shriek


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shriek

n. an exclamation point. (see also screamer, shout.) Take off that shriek. You use too many of those things.
References in classic literature ?
From room to room he went, until he came to one at which a rude, barred door still stood, and as he put his shoulder against it to push it in, again the shriek of warning rang out almost beside him.
Now Baleka was very clever: she did not shriek, as most girls would have done.
RENOWNED fashion, costume and set designer Paul Shriek has been announced as one of the nominees for Best Costume Design in The Great British Pantomime Awards 2018.
Paul works with long-time collaborator Matt Fox -- their company Fox and Shriek is committed to creating visually stunning, unique and exciting theatrical productions.
The kind of shriek that's usually reserved for when a pedestrian is about to hit the bumper.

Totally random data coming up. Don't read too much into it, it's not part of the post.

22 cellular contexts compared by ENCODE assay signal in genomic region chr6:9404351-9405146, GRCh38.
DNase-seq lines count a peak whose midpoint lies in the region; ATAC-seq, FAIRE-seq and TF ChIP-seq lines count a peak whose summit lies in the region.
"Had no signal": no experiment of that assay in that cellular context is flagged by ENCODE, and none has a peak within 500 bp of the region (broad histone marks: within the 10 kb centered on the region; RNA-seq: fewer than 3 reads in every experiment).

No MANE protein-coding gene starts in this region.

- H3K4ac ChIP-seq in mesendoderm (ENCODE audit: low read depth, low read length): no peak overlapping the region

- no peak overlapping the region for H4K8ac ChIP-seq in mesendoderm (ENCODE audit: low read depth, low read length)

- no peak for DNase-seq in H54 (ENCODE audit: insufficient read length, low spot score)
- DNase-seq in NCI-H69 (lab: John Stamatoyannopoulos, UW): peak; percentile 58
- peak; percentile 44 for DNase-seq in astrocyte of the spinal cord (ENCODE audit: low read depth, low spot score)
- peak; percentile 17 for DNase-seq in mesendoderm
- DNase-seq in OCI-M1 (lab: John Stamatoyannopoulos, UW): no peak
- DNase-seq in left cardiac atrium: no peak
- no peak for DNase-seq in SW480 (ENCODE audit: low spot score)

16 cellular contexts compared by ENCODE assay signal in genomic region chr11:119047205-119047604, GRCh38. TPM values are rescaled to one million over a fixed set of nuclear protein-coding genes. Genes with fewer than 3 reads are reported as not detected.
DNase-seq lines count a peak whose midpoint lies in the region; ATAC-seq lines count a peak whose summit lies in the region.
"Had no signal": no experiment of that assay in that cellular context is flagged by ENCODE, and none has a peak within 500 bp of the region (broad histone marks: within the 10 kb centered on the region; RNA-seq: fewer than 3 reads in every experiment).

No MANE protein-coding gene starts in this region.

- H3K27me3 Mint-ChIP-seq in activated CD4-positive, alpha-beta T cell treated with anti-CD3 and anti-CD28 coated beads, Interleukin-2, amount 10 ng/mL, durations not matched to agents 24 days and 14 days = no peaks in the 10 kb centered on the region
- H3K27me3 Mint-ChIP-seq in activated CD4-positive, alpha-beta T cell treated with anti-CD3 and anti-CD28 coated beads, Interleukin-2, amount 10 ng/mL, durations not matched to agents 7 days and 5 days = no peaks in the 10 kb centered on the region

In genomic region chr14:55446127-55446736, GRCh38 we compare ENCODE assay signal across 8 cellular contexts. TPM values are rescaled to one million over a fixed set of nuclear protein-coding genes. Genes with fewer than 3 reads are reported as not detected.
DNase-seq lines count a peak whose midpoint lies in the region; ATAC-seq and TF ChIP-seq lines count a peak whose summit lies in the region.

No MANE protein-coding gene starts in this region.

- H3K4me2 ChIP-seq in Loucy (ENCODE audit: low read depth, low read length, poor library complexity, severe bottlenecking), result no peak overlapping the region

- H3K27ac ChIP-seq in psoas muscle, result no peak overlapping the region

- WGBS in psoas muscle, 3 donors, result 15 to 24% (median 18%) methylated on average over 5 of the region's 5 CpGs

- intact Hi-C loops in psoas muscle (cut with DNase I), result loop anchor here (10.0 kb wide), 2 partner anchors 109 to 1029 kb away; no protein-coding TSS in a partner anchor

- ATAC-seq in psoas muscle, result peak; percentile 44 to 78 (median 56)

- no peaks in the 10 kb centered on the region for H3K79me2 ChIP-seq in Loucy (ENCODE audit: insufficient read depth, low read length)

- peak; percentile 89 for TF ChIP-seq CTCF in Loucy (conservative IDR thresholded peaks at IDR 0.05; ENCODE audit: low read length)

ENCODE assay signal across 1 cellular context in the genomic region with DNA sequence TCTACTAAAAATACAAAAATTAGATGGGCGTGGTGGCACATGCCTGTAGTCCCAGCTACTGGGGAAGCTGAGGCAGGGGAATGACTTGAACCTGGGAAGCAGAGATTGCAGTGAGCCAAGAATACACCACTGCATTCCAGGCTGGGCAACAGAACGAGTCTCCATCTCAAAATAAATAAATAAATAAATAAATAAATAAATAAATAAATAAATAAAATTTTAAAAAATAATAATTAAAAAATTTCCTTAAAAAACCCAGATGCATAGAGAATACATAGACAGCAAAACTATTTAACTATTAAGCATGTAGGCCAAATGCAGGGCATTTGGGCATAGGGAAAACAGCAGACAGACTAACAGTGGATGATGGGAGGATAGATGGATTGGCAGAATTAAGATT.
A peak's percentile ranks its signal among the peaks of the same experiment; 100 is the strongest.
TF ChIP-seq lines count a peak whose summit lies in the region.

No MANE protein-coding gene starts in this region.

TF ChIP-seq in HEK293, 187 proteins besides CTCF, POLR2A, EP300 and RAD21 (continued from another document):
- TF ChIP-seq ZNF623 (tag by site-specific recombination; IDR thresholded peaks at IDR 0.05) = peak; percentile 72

That ozone layershattering shriek you may have heard on Wednesday was Heather Mills hearing the news that Paul McCartney had been turned away from an LA party because he wasn't important enough.
The exhibition, entitled Leopard, at The Customs House, Mill Dam, South Shields, reveals the memories and objects that have inspired Newcastle-based designer and costumier Paul Shriek in a career spanning more than 30 years.
People Who Shriek": I am always drawn to/people who shriek.
Sometimes I'd throw in the excited mating shriek of the owl.
A baby macaque lets out a high-pitched shriek that makes onlooking monkeys restless.
Some even take on a Michael Jackson-style whoop or shriek.
gt; shriek means a high-pitched cry that is a sign of strong feeling.
Decibel level of a shriek emitted by tennis prayer Maria Sharapova during a Wimbledon match in July.
While others on their treadmills pop to hip-hop, I've been known to stop and shriek, like some Paula Revere, "The British have taken New Jersey